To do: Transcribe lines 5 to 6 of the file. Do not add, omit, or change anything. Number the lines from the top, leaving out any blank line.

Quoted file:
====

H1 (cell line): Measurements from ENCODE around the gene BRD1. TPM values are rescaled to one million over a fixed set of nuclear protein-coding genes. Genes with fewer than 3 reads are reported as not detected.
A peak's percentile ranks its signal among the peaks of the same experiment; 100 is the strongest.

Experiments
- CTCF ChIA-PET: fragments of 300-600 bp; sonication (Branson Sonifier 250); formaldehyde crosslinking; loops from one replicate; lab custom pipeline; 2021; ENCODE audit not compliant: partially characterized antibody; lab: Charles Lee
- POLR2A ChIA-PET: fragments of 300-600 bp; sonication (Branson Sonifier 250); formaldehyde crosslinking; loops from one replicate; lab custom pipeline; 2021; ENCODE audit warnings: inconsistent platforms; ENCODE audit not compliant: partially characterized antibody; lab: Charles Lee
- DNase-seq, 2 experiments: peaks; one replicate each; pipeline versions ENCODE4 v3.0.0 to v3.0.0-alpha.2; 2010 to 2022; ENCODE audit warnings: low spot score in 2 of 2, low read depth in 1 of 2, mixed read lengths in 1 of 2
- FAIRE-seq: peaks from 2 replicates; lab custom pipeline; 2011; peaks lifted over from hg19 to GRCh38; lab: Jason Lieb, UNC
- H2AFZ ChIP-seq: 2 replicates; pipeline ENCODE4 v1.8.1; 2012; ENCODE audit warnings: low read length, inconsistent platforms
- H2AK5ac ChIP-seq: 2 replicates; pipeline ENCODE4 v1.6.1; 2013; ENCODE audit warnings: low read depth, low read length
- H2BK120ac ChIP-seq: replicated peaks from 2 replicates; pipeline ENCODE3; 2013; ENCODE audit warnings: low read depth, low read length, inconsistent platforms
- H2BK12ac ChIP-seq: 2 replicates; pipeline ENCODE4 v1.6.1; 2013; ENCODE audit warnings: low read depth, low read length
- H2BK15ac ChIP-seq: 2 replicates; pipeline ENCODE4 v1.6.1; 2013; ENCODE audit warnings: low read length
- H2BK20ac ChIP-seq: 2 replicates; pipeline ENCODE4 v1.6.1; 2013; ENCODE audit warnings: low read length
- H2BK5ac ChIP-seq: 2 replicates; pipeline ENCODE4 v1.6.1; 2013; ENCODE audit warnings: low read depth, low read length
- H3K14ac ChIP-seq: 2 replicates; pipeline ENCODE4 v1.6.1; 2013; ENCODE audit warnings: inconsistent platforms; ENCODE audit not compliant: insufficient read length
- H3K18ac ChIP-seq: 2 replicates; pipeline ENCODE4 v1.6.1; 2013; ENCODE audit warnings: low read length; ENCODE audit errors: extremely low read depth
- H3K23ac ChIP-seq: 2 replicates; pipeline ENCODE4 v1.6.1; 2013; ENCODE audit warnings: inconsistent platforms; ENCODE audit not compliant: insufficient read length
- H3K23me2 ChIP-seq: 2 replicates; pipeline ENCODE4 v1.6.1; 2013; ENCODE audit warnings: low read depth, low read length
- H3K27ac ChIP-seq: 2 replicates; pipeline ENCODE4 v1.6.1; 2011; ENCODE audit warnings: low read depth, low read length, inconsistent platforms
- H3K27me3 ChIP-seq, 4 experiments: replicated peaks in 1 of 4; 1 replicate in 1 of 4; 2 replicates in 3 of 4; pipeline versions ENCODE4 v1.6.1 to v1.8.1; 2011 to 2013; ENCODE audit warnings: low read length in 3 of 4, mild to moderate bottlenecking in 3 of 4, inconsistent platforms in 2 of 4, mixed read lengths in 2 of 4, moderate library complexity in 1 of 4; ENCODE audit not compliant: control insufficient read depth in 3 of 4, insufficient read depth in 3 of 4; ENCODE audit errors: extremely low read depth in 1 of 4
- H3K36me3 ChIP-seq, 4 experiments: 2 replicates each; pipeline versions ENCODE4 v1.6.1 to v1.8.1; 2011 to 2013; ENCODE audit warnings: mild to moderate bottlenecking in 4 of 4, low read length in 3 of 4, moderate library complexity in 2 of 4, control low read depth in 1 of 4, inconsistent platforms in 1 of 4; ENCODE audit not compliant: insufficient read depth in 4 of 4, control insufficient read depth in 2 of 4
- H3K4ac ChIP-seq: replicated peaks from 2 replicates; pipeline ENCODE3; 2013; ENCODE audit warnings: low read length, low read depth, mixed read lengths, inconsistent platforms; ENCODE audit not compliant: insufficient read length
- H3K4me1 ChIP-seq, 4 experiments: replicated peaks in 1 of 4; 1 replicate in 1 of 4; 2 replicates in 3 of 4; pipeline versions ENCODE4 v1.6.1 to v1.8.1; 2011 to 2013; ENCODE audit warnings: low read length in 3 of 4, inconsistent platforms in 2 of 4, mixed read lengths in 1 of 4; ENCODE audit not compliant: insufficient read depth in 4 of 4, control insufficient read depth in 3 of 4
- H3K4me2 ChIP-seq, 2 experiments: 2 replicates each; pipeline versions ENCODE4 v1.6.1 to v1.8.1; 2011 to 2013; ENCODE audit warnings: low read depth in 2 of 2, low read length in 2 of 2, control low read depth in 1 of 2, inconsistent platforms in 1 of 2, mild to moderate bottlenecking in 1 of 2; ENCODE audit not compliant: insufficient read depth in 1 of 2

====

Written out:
- POLR2A ChIA-PET: fragments of 300-600 bp; sonication (Branson Sonifier 250); formaldehyde crosslinking; loops from one replicate; lab custom pipeline; 2021; ENCODE audit warnings: inconsistent platforms; ENCODE audit not compliant: partially characterized antibody; lab: Charles Lee
- DNase-seq, 2 experiments: peaks; one replicate each; pipeline versions ENCODE4 v3.0.0 to v3.0.0-alpha.2; 2010 to 2022; ENCODE audit warnings: low spot score in 2 of 2, low read depth in 1 of 2, mixed read lengths in 1 of 2